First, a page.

Julian Bond, Civil Rights leader, activist, politician, professor and writer died yesterday at the age of seventy-five.
From the 60s the the 21st Century he fought for change, for equality. He helped establish the Student Nonviolent Coordinating Committee [SNCC] and he served for over twenty years in the Georgia House of Representatives and its Senate. He was the first president of the Southern Poverty Law Center [SPLC]; he was selected as chairman of the National Association for the Advancement of Colored People [NAACP] and stayed on until 2009 when the organization celebrated its 100th anniversary.
For Bond Civil Rights means rights for everyone, and he was as outspoken an advocate for the LGBT community as he was for the African American community. He publicly stated his support for same-sex marriage and even boycotted the funeral services for Coretta Scott King — who supported LGBT rights — on the grounds that the King children had chosen an anti-gay church as the venue; he was a lot of things, to a lot of people, but let’s have Julian Bond tell us who he was in his own words:
African Americans ... were the only Americans who were enslaved for two centuries, but we were far from the only Americans suffering discrimination then and now.... Sexual disposition parallels race. I was born this way. I have no choice. I wouldn’t change it if I could. Sexuality is unchangeable.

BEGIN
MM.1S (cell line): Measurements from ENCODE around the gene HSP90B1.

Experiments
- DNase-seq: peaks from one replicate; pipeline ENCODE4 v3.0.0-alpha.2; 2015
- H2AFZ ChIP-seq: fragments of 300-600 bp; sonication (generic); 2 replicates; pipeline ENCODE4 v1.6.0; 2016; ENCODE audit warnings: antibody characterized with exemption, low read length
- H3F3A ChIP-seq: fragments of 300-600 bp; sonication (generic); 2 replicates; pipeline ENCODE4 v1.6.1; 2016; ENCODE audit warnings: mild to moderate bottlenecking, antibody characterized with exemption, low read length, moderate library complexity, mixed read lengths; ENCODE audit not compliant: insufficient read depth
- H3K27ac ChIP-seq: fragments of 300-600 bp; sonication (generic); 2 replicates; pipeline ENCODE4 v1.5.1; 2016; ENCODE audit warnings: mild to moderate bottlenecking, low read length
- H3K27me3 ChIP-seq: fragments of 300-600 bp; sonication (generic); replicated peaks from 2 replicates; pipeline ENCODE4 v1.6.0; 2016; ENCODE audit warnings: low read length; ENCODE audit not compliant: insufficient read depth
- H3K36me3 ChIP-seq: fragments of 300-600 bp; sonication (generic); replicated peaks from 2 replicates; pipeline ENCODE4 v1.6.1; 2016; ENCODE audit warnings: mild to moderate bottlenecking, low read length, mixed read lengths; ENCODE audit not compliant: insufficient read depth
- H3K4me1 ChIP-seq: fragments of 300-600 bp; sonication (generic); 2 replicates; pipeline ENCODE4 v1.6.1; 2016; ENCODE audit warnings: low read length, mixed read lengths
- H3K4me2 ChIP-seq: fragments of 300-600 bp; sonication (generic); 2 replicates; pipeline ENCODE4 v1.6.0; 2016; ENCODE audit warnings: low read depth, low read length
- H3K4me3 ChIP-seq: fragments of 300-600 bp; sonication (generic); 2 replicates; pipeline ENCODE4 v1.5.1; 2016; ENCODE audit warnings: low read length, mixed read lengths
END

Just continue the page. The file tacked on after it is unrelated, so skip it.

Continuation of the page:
The civil rights movement didn't begin in Montgomery and it didn't end in the 1960s. It continues on to this very minute.
Discrimination is discrimination no matter who the victim is, and it is always wrong. There are no special rights in America, despite the attempts by many to divide blacks and the gay community with the argument that the latter are seeking some imaginary special rights at the expense of blacks.
If you don't like gay marriage, don't get gay married.
I do think that some of us began to realize that this was going to be a long struggle that was going to go on for decades, and you’d have to knuckle down. A lot of people in our generation did that. They didn’t drop out and run away.
Most of those who made the movement were not famous, they were the faceless. They were the nameless, the marchers with tired feet, the protesters beat back with fire hoses and billy clubs, and the unknown women and men who risked job and home and life.
If your Bible tells you that gay people ought not be married in your church, don't tell them they can't be married at city hall. Marriage is a civil rite as well a civil right, and we can't let religious bigotry close the door to justice to anyone.The humanity of all Americans is diminished when any group is denied rights granted to others.
There is no coloration to rights. Everybody has rights. I don’t care who you are, where you come from. You got rights. I got rights. All God’s children got rights. We could make a song out of this. But anyway, I think this discussion is more a diversion than anything else. Because we all have rights. And they are human rights because we are human beings. And that’s just it for me.
RIP … and Thank You